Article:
April 16, 2012
The Boston Marathon -- When I started running, training and racing more seriously, I thought that qualifying for the Boston Marathon was out of my reach -- I didn't think it was possible. I had heard of the many attempts that some runners make just to try and qualify and had visions of only the super speedy being fast enough. As my training progressed, and my speed improved, qualifying for Boston seemed like it was within my grasp. However, I held off running a marathon, until I felt certain that my fitness was at a point that, with the proper training I could make the cut. I finally made the plunge in October 2010, running the Victoria marathon, and qualifying for Boston.
The training leading up to the Boston Marathon was tough. I found it hard to slog out long runs in the cold, wet, wintery conditions. I had much preferred training for a fall marathon, over the summer! My training also took an interesting turn - because I was racing almost every second weekend between January and March, I had to fit in my long runs after my races. I would race between 5-12 kms and then run an extra 15-30 afterwards to make up the long run. This actually made it somewhat more enjoyable, as I was running in various different locations around the Island, and had the company of Shane for at least parts of most of those runs, as he was also training for Boston.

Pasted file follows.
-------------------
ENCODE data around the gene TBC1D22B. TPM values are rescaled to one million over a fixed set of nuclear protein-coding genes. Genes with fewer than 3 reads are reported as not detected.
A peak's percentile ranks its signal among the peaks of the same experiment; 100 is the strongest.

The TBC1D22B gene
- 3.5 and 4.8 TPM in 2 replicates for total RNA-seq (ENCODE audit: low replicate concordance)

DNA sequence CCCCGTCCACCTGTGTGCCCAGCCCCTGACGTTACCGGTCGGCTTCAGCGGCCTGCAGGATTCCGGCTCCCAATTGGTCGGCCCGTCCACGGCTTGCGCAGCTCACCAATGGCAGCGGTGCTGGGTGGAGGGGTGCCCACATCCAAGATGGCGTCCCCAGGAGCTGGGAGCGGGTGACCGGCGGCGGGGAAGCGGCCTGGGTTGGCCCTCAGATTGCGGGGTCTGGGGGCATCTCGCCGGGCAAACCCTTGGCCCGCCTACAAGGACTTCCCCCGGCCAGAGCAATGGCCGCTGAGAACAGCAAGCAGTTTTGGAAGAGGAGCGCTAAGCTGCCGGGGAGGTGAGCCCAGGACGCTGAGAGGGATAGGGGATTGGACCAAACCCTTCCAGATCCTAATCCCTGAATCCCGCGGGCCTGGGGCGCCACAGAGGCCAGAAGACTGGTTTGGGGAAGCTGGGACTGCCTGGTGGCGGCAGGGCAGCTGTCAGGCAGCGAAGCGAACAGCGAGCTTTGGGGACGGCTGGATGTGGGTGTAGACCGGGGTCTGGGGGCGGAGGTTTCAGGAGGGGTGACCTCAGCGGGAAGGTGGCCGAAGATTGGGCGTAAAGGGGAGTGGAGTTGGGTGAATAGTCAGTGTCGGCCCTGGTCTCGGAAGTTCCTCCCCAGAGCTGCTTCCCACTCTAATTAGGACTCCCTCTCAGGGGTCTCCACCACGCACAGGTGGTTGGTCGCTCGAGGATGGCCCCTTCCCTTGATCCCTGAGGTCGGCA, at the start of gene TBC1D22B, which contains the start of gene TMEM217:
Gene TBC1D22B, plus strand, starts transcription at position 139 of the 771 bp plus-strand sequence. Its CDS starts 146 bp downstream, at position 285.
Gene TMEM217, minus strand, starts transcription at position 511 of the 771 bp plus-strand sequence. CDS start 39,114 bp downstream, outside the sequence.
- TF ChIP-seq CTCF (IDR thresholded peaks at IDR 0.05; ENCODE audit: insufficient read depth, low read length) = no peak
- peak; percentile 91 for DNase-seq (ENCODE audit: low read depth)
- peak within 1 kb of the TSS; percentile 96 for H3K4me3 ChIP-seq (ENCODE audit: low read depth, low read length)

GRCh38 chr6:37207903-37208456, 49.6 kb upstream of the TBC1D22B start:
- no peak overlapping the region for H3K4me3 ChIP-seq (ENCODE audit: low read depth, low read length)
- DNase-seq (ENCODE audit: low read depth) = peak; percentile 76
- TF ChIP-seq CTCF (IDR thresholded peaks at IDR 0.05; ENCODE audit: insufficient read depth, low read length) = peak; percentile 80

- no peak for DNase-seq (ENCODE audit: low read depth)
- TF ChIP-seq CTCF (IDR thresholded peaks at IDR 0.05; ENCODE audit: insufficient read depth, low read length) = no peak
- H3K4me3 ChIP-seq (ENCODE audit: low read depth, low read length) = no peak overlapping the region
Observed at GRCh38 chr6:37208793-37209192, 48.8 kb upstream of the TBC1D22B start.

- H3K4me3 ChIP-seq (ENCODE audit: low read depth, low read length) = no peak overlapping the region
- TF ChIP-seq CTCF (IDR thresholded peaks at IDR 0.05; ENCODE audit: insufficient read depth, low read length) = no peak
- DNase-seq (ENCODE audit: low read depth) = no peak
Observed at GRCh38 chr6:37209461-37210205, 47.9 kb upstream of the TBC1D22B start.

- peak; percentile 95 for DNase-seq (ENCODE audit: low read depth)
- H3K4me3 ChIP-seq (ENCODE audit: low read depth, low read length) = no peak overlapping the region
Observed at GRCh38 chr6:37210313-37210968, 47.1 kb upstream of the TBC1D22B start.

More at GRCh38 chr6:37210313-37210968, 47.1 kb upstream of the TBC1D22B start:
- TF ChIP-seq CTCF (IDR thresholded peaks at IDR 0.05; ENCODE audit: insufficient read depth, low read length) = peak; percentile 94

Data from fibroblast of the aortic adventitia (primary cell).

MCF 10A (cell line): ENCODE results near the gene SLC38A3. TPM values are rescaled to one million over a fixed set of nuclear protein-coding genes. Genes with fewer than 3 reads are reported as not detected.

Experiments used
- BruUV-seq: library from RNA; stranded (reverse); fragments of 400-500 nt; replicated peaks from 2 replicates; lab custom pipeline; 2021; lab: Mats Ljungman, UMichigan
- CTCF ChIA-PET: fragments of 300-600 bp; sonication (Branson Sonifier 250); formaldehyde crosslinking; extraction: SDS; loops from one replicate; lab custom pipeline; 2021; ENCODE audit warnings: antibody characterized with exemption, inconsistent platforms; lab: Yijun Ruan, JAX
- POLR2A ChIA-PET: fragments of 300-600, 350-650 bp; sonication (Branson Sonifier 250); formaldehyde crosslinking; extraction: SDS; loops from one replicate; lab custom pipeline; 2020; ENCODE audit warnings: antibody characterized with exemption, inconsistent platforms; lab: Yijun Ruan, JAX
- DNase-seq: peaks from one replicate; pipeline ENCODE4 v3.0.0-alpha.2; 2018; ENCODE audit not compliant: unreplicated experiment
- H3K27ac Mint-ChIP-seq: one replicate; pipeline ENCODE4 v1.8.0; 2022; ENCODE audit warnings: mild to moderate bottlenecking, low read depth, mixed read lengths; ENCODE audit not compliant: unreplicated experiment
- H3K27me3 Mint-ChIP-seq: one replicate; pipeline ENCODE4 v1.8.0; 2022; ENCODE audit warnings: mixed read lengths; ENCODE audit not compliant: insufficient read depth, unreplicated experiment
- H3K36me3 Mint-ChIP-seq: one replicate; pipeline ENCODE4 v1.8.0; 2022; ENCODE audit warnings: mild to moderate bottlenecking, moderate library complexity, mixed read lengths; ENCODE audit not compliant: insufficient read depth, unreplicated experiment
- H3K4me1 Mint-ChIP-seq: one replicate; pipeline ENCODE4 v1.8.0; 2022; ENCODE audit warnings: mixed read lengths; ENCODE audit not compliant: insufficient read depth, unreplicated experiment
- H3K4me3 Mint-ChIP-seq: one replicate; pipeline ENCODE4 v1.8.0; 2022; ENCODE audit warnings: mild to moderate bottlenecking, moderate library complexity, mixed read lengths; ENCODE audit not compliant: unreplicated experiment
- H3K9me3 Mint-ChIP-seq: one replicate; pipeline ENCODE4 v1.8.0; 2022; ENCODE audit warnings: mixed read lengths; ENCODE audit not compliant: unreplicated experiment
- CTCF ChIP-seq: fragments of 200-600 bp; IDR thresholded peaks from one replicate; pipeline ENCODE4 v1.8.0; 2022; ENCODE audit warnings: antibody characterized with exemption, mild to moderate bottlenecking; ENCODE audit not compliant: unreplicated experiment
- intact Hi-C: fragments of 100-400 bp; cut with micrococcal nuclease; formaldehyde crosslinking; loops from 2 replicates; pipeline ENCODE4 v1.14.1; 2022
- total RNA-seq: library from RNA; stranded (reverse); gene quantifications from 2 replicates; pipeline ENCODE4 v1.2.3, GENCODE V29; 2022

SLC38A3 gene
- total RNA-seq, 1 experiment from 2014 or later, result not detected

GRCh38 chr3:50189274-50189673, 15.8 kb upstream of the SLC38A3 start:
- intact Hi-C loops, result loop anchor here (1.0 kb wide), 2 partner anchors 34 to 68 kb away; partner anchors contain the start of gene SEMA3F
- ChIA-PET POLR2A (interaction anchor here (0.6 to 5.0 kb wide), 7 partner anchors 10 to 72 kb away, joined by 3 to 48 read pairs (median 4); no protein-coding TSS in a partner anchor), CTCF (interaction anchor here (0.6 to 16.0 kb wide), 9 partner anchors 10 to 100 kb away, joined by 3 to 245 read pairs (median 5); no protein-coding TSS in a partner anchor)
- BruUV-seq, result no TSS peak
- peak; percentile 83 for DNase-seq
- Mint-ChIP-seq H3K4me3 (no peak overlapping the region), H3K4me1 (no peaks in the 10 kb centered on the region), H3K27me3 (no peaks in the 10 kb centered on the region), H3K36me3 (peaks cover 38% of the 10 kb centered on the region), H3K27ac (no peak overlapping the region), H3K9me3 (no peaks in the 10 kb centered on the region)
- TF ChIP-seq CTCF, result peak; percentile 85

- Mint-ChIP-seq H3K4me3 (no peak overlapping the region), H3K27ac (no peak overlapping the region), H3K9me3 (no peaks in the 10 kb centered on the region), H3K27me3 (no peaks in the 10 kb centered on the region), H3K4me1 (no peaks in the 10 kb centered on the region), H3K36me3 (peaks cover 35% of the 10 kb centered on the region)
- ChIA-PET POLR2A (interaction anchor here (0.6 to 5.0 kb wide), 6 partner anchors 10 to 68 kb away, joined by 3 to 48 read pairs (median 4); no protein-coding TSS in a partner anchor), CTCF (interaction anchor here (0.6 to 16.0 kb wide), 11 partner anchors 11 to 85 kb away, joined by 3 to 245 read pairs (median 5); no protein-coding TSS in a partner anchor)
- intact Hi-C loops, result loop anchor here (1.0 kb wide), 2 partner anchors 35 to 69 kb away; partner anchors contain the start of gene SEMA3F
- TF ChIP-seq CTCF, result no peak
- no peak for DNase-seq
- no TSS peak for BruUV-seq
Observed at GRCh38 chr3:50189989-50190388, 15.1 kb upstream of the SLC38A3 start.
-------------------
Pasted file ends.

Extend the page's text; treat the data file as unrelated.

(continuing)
We left for Boston on the Friday before the race, giving us a few days to adjust to the 3-hour time difference and see a few of the sights around the city. Boston was spectacular - I loved it! As we walked along the residential streets, I felt like I had just walked into the Cosby show - with the brick townhouses side-by-side, with the steps leading up to the entrance, the flower pots by the windows, and a few street-level enclosed patios. I loved the way it looked, especially since it was so different than Victoria. We actually missed the turn-off to our hostel because we were too busy looking at the architecture.
The next day we checked-in at the race expo and took in a good part of the city 'walking tour'. Around Boston, there is a red-brick path that you can follow to bring you past most of the historical buildings and places in the city. It's really well-laid out and easy to follow. The highlight of the day were touring the USS Constitution, the oldest navy ship in the US, with a colourful and interesting history. We got to see the depths of the boat, where the eating, sleeping and working took place. This is also where battles were fought and won, as cannonballs actually bounced off the ship's wooden hull, giving it the name 'Ironsides'. It was fascinating seeing the quarters in which the sailors lived, ate and slept - the rows of hanging hammocks that were beds - and hearing about their long 16 hours days that were truncated with eating and sleeping in 4 hour shifts. In the same shipyard, we also saw a WWII warship, of a totally different design and nature - with small enclosed spaces. The Charlestown District of Boston was also very picturesque - again with very attractive townhomes and winding, narrow streets. We also made our way up to the Bunker Hill Monument and climbed the 294 steps to the top of the tower. It was beautiful to see across the Boston landscape and interesting to see how many of the homes had rooftop patios, with barbecues and stylish patio furniture.